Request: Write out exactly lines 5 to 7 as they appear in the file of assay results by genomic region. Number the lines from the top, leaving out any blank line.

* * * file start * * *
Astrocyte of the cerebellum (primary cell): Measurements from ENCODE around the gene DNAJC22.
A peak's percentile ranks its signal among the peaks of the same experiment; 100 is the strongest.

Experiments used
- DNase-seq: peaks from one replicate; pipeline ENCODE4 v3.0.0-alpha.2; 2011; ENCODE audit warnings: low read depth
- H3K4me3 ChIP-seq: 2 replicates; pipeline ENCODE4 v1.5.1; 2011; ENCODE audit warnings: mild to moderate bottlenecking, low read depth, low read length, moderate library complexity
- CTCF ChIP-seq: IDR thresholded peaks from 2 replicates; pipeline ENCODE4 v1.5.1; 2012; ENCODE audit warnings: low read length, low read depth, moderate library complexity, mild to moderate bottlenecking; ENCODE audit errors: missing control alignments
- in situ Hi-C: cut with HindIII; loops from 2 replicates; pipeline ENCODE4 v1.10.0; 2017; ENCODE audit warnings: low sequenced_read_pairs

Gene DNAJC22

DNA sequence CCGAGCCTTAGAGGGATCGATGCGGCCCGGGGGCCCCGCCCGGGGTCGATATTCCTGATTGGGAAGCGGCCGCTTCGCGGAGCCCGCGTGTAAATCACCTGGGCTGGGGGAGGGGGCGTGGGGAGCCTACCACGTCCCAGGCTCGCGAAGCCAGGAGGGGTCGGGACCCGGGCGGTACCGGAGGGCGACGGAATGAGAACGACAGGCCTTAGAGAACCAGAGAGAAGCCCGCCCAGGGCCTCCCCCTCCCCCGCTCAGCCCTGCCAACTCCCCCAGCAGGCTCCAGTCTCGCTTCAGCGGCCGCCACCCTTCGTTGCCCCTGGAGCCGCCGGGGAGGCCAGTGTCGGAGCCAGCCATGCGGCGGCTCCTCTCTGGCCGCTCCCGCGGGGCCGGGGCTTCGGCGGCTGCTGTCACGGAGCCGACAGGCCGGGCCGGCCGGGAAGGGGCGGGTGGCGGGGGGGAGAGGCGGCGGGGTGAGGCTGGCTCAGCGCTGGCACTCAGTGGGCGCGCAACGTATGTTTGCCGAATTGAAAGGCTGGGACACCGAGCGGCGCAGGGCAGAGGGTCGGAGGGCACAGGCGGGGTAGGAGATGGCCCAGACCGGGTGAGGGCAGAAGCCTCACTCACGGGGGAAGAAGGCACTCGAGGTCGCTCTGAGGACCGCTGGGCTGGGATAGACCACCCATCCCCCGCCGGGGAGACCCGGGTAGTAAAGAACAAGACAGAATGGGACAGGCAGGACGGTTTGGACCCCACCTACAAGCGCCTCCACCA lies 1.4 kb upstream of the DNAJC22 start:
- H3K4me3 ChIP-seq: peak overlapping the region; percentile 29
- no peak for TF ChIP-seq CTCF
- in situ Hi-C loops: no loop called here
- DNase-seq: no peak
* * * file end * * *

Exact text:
- H3K4me3 ChIP-seq: 2 replicates; pipeline ENCODE4 v1.5.1; 2011; ENCODE audit warnings: mild to moderate bottlenecking, low read depth, low read length, moderate library complexity
- CTCF ChIP-seq: IDR thresholded peaks from 2 replicates; pipeline ENCODE4 v1.5.1; 2012; ENCODE audit warnings: low read length, low read depth, moderate library complexity, mild to moderate bottlenecking; ENCODE audit errors: missing control alignments
- in situ Hi-C: cut with HindIII; loops from 2 replicates; pipeline ENCODE4 v1.10.0; 2017; ENCODE audit warnings: low sequenced_read_pairs